It must be stressed, however, that Fannie and Freddie do not need to hold their own explicit capital reserve accounts to cover such prospective financial losses. Even with the initial draws of $187.5 billion, these GSEs have a total remaining commitment of $258.1 billion (under the terms of the SPSPA with the Treasury) to cover any such deficits in net worth while they remain under FHFA conservatorship.[REF] This commitment amount is sufficient to cover projected losses for these GSEs—even under a severe adverse economic scenario. In fact, the FHFA reports that Fannie and Freddie combined would have almost $160 billion remaining in Treasury commitments even after incurring losses projected under a severe stress test.[REF] Furthermore, limiting their availability to cover losses to the funding commitments specified in the SPSPAs enhances transparency, since both Fannie and Freddie remain wards of the federal government while they are under FHFA conservatorship.
GSEs Represent a Fundamentally Flawed Institutional Model
As GSEs, Fannie Mae and Freddie Mac do not operate like other private financial institutions that must compete without the special privileges conferred by the federal government. Throughout their respective histories, both Fannie and Freddie have, at minimum: (1) retained lines of credit with the federal government; (2) held a specified number of board of director seats for politically appointed positions; and (3) since the early 1990s, had to meet federal mandates for affordable housing and various homeownership goals.[REF] Indeed, from the beginning of their respective federal charters—1938 for Fannie Mae and 1970 for Freddie Mac—these institutions have functioned as quasi-public enterprises, with mandates to fulfill nebulous federal housing objectives, as well as those of private shareholders seeking to maximize profits.
In effect, this institutional model has made both Fannie Mae and Freddie Mac servants of two separate masters, resulting in immense political corruption, and has confused any notion of private shareholder and property rights[REF]—especially since 2008, when the federal government took extraordinary steps to bailout and nationalize both GSEs.
Over the long term, the intertwining of public and private interests behind Fannie Mae and Freddie Mac has led to moral hazard in the mortgage market and an enormous increase in the concentration of debt and risk in the housing finance system.[REF] The GSEs have been central to the systematic degradation of credit underwriting standards in the housing finance system over the past several decades, which in particular resulted in their broad-exposure subprime mortgages and financial insolvency as the housing market collapsed between 2007 and 2009.[REF] Overall, the increase in moral hazard, concentration of risk, and explosion of mortgage debt have ultimately extracted an enormous cost from American households, especially those that have either lost their homes or those that remain underwater on their mortgages[REF]—not to mention federal taxpayers who have covered the bailout costs of financially insolvent institutions.[REF]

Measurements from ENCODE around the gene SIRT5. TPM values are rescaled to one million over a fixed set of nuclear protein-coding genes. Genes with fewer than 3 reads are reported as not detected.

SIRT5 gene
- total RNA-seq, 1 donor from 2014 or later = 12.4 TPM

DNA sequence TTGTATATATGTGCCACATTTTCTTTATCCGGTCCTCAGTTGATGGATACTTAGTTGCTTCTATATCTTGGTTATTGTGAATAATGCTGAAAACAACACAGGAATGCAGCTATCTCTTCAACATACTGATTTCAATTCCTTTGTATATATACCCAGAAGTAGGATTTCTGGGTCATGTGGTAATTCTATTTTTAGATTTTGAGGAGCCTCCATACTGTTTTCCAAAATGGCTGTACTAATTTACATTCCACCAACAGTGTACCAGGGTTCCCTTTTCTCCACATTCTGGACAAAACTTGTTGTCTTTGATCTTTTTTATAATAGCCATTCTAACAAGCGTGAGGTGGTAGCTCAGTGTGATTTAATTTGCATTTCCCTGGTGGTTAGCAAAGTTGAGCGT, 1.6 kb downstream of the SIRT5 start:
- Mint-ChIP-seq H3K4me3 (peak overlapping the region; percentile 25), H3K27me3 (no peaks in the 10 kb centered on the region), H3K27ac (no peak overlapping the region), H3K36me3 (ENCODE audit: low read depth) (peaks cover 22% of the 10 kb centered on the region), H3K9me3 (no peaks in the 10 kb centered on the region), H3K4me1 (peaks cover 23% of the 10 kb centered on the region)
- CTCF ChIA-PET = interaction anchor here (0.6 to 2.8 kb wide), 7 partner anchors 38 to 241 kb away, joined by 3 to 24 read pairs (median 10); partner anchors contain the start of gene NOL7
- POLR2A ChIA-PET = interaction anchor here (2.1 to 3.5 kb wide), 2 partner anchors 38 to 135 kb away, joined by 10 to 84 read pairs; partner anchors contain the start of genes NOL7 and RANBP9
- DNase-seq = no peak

Congress Must Accomplish Meaningful Free-Market Housing Finance Reforms
The status quo in the housing finance system in unacceptable: The U.S. deserves a housing finance system with robust private-sector competition that encourages innovation and opportunities for truly sustainable and durable housing. Such an alternate housing finance system cannot exist when secondary mortgage market competition is severely restricted to a few government-backed guarantor institutions, and when both borrowers and financial institutions involved in mortgage finance operate at the whims of all-powerful federal regulators such as the Federal Housing Finance Agency.
Allowing Fannie Mae and Freddie Mac to rebuild explicit capital reserve accounts would further distract from the actual circumstances of their financial support by the federal government, as well as detract from congressional efforts to accomplish meaningful conservative free-market reforms in housing finance. The FHFA and Treasury should not allow Fannie Mae and Freddie Mac to recapitalize. Such an action would create unnecessary distractions for Congress, which should pass housing finance reforms that would shut down Fannie and Freddie and protect taxpayers from such dangerous public–private partnerships in housing finance.
—John L. Ligon is Senior Policy Analyst and Research Manager in the Center for Data Analysis, of the Institute for Economic Freedom, at The Heritage Foundation.